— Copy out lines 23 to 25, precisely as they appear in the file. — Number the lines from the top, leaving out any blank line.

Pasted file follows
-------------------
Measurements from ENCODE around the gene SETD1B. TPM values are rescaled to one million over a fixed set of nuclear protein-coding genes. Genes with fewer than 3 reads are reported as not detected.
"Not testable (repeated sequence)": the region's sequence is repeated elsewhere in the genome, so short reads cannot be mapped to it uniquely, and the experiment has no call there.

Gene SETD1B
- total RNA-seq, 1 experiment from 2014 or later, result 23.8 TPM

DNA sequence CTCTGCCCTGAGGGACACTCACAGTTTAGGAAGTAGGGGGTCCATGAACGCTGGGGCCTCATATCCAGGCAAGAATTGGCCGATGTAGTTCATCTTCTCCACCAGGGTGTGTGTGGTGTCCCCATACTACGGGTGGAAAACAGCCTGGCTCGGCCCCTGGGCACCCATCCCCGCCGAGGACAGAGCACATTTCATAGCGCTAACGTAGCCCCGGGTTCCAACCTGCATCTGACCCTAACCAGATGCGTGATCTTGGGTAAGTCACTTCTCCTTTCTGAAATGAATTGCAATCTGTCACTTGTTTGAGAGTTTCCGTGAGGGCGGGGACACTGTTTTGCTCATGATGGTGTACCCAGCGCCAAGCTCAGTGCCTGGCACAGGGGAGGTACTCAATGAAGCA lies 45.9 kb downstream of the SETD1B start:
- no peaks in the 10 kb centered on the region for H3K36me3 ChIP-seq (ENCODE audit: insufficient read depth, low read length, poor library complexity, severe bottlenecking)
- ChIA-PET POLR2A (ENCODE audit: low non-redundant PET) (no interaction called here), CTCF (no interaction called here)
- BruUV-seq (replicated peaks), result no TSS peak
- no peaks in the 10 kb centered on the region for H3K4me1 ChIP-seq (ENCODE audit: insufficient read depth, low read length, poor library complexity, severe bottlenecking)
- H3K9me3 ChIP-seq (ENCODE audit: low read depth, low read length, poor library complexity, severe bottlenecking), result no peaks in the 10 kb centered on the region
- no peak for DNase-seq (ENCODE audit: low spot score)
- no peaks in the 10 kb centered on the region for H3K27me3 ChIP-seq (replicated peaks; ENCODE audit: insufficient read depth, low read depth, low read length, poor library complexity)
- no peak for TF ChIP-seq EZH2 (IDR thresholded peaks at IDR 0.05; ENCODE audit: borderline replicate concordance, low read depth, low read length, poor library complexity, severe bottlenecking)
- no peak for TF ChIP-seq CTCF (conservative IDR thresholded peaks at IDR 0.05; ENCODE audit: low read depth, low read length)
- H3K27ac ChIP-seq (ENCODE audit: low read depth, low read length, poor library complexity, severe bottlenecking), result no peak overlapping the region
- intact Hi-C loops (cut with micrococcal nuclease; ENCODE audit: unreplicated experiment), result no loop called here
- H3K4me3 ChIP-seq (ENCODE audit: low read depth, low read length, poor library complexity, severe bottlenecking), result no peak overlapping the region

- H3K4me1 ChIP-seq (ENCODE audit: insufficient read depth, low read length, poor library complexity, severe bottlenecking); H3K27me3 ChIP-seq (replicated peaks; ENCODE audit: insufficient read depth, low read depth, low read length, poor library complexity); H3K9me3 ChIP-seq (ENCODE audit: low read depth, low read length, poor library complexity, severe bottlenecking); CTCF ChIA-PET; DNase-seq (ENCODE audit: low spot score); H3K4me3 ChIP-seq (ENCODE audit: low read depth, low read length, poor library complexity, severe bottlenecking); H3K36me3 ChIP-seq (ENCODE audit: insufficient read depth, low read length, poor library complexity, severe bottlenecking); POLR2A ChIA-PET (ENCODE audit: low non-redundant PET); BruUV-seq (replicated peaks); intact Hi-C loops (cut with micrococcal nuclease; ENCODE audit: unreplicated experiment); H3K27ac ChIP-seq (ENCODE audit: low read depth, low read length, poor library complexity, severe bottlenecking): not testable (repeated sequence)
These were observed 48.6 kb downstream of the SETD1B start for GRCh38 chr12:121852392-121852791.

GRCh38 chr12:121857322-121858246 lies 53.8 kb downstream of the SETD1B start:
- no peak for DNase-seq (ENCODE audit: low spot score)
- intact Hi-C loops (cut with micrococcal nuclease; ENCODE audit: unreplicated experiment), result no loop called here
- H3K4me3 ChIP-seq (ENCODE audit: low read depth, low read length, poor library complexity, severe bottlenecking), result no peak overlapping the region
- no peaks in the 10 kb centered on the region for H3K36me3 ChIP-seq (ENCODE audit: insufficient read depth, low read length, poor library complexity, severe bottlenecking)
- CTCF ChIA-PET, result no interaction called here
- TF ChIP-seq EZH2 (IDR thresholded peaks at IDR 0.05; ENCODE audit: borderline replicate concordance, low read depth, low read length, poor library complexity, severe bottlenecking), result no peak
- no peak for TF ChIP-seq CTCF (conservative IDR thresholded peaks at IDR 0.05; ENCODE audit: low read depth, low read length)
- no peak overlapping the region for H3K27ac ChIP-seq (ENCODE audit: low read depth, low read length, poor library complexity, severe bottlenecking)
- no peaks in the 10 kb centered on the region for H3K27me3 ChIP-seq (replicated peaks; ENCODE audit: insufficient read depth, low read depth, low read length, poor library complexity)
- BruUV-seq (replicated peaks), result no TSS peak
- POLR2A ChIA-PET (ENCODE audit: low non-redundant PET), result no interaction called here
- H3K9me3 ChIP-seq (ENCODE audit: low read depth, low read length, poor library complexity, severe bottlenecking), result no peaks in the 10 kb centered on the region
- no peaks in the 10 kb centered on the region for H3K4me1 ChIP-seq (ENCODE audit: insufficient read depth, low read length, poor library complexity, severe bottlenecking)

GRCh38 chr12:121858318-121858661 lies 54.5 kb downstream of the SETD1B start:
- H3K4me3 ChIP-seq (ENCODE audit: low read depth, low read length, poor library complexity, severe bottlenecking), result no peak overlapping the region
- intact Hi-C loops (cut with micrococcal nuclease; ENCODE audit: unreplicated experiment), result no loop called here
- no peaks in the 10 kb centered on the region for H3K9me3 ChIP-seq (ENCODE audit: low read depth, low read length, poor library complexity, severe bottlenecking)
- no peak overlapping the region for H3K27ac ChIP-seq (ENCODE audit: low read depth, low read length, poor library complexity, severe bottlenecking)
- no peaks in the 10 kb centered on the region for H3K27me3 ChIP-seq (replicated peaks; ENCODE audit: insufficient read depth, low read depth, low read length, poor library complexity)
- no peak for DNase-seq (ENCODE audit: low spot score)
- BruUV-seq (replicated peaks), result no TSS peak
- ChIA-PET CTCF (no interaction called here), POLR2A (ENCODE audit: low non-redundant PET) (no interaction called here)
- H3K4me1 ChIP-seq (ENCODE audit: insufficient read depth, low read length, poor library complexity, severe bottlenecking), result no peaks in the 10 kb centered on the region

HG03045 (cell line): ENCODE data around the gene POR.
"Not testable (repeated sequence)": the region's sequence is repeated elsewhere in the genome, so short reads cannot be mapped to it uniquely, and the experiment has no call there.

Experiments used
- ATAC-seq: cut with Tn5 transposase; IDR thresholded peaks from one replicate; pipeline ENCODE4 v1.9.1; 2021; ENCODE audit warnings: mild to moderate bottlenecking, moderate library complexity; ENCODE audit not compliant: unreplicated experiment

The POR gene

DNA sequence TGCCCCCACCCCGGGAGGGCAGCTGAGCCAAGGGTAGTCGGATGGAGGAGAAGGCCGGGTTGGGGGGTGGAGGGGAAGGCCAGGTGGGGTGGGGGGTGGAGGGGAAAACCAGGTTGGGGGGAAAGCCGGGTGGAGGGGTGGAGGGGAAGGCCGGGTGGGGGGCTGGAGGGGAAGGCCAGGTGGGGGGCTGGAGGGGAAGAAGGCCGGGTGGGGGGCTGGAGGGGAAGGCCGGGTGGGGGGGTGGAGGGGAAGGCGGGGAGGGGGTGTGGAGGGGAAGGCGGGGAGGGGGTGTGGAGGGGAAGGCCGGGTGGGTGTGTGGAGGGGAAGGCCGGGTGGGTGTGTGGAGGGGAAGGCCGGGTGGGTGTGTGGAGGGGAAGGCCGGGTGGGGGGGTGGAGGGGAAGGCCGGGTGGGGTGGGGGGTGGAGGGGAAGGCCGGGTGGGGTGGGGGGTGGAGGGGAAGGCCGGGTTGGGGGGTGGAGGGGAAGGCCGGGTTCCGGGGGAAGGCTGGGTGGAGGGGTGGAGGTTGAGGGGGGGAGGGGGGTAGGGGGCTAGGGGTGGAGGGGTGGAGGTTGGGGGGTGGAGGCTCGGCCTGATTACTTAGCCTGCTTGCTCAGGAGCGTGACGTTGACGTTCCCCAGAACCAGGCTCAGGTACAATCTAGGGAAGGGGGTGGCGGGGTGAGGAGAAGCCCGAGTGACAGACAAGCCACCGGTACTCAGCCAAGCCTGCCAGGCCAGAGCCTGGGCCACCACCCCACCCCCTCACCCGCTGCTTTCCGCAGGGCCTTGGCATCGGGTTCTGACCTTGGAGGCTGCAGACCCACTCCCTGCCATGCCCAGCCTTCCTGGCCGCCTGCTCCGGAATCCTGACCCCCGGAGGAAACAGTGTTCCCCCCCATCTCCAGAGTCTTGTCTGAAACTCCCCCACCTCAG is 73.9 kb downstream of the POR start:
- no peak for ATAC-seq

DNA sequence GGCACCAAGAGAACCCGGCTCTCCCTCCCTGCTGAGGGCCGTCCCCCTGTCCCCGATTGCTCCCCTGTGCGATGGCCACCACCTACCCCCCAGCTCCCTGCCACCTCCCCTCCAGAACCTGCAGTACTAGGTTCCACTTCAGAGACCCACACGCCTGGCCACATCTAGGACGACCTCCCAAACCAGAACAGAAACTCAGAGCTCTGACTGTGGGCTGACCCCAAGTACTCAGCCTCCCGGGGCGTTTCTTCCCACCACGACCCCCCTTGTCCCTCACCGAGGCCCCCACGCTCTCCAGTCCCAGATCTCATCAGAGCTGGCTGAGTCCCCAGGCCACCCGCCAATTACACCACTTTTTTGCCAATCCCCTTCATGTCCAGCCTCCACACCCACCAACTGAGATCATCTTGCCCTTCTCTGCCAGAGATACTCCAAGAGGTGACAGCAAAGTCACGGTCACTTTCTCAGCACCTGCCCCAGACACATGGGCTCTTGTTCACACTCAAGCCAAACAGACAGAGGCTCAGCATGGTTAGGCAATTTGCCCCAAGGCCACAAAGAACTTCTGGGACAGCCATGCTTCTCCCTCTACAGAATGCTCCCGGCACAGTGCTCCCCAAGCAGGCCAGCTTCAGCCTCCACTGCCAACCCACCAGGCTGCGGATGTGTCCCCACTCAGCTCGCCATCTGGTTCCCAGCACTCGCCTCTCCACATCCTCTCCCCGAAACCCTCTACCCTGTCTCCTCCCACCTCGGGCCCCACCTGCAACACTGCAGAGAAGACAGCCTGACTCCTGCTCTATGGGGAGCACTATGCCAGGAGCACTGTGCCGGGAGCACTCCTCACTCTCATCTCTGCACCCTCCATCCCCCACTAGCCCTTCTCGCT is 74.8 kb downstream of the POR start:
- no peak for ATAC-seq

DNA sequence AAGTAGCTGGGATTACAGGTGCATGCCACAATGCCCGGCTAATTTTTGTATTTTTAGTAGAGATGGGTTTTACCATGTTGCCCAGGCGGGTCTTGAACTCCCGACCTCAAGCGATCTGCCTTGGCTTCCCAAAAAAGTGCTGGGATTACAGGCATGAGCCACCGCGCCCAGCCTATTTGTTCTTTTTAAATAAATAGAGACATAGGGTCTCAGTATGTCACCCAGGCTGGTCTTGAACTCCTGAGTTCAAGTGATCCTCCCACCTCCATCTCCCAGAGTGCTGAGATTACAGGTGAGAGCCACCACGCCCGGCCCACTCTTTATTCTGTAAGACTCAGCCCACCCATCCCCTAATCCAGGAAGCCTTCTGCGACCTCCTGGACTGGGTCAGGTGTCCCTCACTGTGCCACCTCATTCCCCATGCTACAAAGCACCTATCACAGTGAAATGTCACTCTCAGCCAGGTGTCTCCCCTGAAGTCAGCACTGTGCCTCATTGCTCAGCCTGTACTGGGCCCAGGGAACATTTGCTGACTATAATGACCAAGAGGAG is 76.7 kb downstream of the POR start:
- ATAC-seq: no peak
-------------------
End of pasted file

- H3K4me3 ChIP-seq (ENCODE audit: low read depth, low read length, poor library complexity, severe bottlenecking), result no peak overlapping the region
- no peaks in the 10 kb centered on the region for H3K36me3 ChIP-seq (ENCODE audit: insufficient read depth, low read length, poor library complexity, severe bottlenecking)
- CTCF ChIA-PET, result no interaction called here